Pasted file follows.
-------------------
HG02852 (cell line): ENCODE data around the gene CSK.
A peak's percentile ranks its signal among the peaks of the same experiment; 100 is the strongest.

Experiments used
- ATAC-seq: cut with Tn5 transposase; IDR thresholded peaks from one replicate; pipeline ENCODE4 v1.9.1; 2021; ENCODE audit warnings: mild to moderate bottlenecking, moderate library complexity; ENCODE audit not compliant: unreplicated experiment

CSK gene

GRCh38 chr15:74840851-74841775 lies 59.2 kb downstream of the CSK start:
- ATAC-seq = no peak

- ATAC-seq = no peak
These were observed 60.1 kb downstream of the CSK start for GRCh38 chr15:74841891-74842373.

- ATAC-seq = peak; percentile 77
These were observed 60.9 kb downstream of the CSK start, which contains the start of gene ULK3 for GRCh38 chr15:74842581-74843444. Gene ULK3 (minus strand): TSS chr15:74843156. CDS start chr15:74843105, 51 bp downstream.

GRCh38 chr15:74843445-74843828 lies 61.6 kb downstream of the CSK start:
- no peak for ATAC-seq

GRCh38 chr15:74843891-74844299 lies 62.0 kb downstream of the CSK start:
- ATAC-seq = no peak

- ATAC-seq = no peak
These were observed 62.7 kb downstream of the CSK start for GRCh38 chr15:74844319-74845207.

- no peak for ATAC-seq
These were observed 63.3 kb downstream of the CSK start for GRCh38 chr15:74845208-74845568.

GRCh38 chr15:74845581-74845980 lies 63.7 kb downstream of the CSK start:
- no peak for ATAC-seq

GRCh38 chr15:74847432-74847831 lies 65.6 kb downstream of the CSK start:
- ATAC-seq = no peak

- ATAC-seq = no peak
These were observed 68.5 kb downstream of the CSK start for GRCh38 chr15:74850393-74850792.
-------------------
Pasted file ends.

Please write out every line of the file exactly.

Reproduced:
HG02852 (cell line): ENCODE data around the gene CSK.
A peak's percentile ranks its signal among the peaks of the same experiment; 100 is the strongest.

Experiments used
- ATAC-seq: cut with Tn5 transposase; IDR thresholded peaks from one replicate; pipeline ENCODE4 v1.9.1; 2021; ENCODE audit warnings: mild to moderate bottlenecking, moderate library complexity; ENCODE audit not compliant: unreplicated experiment

CSK gene

GRCh38 chr15:74840851-74841775 lies 59.2 kb downstream of the CSK start:
- ATAC-seq = no peak

- ATAC-seq = no peak
These were observed 60.1 kb downstream of the CSK start for GRCh38 chr15:74841891-74842373.

- ATAC-seq = peak; percentile 77
These were observed 60.9 kb downstream of the CSK start, which contains the start of gene ULK3 for GRCh38 chr15:74842581-74843444. Gene ULK3 (minus strand): TSS chr15:74843156. CDS start chr15:74843105, 51 bp downstream.

GRCh38 chr15:74843445-74843828 lies 61.6 kb downstream of the CSK start:
- no peak for ATAC-seq

GRCh38 chr15:74843891-74844299 lies 62.0 kb downstream of the CSK start:
- ATAC-seq = no peak

- ATAC-seq = no peak
These were observed 62.7 kb downstream of the CSK start for GRCh38 chr15:74844319-74845207.

- no peak for ATAC-seq
These were observed 63.3 kb downstream of the CSK start for GRCh38 chr15:74845208-74845568.

GRCh38 chr15:74845581-74845980 lies 63.7 kb downstream of the CSK start:
- no peak for ATAC-seq

GRCh38 chr15:74847432-74847831 lies 65.6 kb downstream of the CSK start:
- ATAC-seq = no peak

- ATAC-seq = no peak
These were observed 68.5 kb downstream of the CSK start for GRCh38 chr15:74850393-74850792.